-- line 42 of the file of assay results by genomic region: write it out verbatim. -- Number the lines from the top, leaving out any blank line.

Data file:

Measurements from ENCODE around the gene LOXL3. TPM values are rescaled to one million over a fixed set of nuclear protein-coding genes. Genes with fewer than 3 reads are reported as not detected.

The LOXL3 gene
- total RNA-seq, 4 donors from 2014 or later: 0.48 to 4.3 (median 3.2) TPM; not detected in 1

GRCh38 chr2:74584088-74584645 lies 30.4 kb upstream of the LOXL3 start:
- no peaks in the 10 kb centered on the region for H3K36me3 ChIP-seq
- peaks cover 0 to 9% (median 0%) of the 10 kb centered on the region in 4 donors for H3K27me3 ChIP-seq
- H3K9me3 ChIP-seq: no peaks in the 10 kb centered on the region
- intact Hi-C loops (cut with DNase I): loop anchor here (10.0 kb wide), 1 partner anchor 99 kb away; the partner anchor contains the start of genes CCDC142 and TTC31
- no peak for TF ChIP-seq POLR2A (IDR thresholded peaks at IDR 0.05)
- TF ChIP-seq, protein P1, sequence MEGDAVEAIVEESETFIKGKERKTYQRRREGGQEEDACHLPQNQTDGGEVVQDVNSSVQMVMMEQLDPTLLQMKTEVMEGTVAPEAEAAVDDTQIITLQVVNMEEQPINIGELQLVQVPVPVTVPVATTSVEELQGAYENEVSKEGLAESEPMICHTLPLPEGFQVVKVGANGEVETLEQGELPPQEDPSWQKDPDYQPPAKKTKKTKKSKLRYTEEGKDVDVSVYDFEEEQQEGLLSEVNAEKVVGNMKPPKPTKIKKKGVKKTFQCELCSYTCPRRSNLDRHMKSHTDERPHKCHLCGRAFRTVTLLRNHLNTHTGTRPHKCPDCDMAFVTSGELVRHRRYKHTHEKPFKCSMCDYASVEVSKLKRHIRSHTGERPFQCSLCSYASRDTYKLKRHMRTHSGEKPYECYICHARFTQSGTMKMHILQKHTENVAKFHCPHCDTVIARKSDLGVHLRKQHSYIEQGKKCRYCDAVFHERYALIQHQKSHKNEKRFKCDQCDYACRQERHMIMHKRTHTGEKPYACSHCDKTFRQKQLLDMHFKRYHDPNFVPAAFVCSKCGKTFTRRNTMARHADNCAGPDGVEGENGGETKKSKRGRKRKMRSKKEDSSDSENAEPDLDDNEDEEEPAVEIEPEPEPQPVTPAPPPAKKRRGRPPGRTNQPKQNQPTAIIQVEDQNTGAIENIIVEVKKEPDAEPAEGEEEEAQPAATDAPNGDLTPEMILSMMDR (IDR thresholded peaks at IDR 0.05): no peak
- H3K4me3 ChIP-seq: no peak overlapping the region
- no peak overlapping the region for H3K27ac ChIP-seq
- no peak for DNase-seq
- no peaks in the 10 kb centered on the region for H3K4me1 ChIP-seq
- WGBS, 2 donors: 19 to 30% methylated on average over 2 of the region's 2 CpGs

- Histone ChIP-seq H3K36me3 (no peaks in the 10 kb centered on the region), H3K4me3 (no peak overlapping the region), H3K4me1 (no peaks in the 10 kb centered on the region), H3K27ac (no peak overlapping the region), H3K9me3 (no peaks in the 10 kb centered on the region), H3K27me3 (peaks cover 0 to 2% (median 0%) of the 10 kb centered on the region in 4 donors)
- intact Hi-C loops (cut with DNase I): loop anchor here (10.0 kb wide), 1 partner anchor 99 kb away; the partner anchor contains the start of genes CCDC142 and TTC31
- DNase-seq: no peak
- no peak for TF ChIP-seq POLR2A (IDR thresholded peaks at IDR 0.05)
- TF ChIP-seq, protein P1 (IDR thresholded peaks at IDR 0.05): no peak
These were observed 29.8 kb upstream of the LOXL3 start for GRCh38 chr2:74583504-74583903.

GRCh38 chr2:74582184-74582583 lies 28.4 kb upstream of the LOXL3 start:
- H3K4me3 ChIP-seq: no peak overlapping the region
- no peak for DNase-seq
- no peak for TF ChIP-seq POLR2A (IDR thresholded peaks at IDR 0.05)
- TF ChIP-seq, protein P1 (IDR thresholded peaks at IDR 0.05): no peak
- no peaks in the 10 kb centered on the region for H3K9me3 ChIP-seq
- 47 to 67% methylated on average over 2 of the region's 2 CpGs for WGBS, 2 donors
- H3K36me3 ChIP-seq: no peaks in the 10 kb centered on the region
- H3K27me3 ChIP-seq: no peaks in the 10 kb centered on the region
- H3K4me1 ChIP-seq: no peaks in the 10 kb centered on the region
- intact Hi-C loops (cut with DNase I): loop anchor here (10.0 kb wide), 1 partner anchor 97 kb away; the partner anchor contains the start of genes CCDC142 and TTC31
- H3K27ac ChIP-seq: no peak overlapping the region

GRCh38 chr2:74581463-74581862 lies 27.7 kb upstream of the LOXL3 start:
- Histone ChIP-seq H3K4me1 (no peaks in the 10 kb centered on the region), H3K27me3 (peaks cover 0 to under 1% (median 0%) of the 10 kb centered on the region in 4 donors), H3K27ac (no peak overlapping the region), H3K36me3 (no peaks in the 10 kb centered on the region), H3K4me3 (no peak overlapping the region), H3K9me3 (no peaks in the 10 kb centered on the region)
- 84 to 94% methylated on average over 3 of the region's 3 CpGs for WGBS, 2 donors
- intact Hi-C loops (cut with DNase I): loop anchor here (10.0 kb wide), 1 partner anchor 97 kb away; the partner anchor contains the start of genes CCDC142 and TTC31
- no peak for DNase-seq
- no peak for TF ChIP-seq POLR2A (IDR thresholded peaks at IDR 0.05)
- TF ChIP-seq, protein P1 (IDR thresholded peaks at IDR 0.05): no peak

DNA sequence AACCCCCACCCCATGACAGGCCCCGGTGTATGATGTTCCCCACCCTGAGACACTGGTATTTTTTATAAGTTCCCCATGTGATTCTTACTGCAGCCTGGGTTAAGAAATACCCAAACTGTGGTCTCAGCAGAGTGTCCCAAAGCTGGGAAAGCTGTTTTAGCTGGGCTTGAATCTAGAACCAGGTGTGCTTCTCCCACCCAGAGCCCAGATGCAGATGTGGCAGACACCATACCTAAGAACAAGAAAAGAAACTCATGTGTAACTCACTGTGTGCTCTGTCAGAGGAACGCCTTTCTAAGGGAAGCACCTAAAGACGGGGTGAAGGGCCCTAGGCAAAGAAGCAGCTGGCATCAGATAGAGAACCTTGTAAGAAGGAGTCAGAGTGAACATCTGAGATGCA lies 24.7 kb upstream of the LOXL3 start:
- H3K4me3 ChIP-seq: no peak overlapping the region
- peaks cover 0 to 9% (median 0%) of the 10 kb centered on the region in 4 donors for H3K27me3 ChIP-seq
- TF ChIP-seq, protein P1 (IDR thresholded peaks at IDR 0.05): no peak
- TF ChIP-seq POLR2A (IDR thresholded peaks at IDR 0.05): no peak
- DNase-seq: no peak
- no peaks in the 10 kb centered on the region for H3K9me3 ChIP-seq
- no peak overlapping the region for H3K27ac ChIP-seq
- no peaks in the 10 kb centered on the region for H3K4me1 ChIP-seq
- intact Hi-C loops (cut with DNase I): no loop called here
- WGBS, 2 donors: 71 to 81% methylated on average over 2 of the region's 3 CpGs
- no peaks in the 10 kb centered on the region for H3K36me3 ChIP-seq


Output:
- H3K4me3 ChIP-seq: no peak overlapping the region